Haese has confirmed that he won’t be allocating preferences but rather will be personally endorsing a list of current councillors and new candidates.
He announced that list last week, despite earlier telling InDaily he wouldn’t name the candidates until nominations close on September 18.
While the Lord Mayor said there may be more candidates added to his list, that hasn’t satisfied south ward candidate Phil De Bondi, who has a meeting scheduled with Haese tomorrow.
De Bondi, a physiotherapist who works in the public health system, told InDaily that he was disappointed in Haese’s move.
“To come out and endorse candidates before meeting all of them or even before nominations have closed is disappointing and does nothing to dispel rumours that a preferential faction exists,” he said.
“I appreciate that there’s nothing technically wrong with it, but ethically does it truly allow the community to choose its leaders or does it unfairly stack the deck in a particular direction? Given the Lord Mayor’s media exposure, it’s already unfairly biasing (towards) the chosen few, some of whom would have been barely known otherwise.”
De Bondi pointed to Haese’s trenchant criticism of Jay Weatherill in the lead-up to the 2014 council elections when the then Premier endorsed Stephen Yarwood as Lord Mayor.
He said Haese had found himself in a similar position then to non-endorsed candidates now, “when a person in a position of greater power and influence commented on their preferred candidate”.
At the time Haese described Weatherill’s endorsement of Yarwood as “incredibly distasteful”.
“It absolutely changes the tone of the debate. I’m disgusted,” Haese said.
De Bondi said he was politically non-aligned and had decided to run for council to make the city a better place for families to raise their children.
Haese’s favoured list includes sitting council members Houssam Abiad, Anne Moran and Priscilla Corbell-Moore, as well as candidates Arman Abrahimzadeh, Rick Carter, Mary Couros, Simon Hou, Alex Hyde, Stephanie Johnston, Sanja Jovanovic, Quentin Kenihan, Franz Knoll, Betty-Jean Price, Sam Taylor and Dan Turner.
InDaily has reported widely on disquiet about the formation of a group, known as “Team Adelaide”, to contest the council elections.
Haese and Abiad have both denied being involved in a “group” of that name.
A candidate for south ward, Dr Helen Donovan, previously told InDaily that Abiad tried to recruit her to join a group of candidates whose purpose was to form a majority faction to control the next Adelaide City Council using a comprehensive preference deal, linking a target number of 19 candidates.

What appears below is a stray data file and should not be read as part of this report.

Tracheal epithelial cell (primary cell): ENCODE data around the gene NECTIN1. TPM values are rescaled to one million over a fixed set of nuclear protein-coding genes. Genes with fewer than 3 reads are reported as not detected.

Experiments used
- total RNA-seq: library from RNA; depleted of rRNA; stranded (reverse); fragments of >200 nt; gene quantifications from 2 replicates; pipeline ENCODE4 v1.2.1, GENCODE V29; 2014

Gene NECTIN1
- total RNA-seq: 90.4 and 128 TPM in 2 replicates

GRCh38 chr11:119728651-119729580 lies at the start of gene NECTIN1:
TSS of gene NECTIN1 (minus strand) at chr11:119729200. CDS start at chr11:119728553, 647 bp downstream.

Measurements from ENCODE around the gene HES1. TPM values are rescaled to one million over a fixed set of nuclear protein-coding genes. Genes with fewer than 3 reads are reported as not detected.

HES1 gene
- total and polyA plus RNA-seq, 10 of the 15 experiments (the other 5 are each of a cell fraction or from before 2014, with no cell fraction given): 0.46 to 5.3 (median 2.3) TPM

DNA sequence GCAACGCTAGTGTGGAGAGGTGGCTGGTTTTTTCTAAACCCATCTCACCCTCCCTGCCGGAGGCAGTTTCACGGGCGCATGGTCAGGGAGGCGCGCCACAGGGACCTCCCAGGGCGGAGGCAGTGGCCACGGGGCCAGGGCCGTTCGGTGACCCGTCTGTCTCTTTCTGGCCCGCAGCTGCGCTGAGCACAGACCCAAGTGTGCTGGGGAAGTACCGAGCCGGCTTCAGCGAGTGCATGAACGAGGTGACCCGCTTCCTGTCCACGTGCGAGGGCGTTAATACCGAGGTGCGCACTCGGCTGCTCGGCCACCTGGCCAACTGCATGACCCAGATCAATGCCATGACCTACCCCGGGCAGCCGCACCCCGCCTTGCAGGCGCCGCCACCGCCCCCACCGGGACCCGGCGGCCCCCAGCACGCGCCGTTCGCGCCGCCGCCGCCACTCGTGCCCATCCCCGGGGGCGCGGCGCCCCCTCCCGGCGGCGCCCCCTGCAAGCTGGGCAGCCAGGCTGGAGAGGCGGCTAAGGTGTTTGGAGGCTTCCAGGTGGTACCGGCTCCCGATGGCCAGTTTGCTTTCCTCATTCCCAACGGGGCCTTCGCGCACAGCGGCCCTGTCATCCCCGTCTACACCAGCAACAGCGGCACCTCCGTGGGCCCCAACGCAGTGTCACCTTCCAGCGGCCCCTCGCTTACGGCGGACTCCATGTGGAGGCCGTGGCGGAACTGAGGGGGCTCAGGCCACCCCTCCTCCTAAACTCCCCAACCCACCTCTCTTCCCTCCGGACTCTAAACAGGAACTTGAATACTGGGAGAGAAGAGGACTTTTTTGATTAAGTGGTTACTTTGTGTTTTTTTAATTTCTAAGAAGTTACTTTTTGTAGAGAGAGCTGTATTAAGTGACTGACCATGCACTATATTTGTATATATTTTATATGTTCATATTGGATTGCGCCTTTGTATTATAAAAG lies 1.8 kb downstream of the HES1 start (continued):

Another insider, who declined to be named, said the group had planned to develop a joint policy platform but had abandoned this idea after coverage by InDaily.
Haese said yesterday he had previously been open-minded about running a preference ticket but had decided that he wasn’t comfortable doing so, despite allocating preferences in his successful run for Lord Mayor in 2014.
Long-term councillor Anne Moran told InDaily today that while she welcomed Haese’s endorsement of her re-election, she wasn’t part of the “team” and hadn’t attended their meetings.
She said, however, that she was comfortable that the group – described by Haese as “quite informal” – would not wield undue influence on the election or its aftermath, due to the difficulty of directing preferences to achieve a particular result in a system of voluntary voting with low turnout.
“I’m comfortable that the rigours of our electoral system will (result in) the right thing,” she said.
However, Moran said there was a risk that the group could lead to ructions in the future council, given those left out of the endorsed team might feel aggrieved.
“I am worried that it, potentially, could set up a factionalised council,” she said.
The city council will hold its final full meeting tonight before the caretaker period begins.
InDaily has asked Haese for his response to De Bondi’s criticism.
Local News Matters
Media diversity is under threat in Australia – nowhere more so than in South Australia. The state needs more than one voice to guide it forward and you can help with a donation of any size to InDaily. Your contribution goes directly to helping our journalists uncover the facts. Please click below to contribute to InDaily.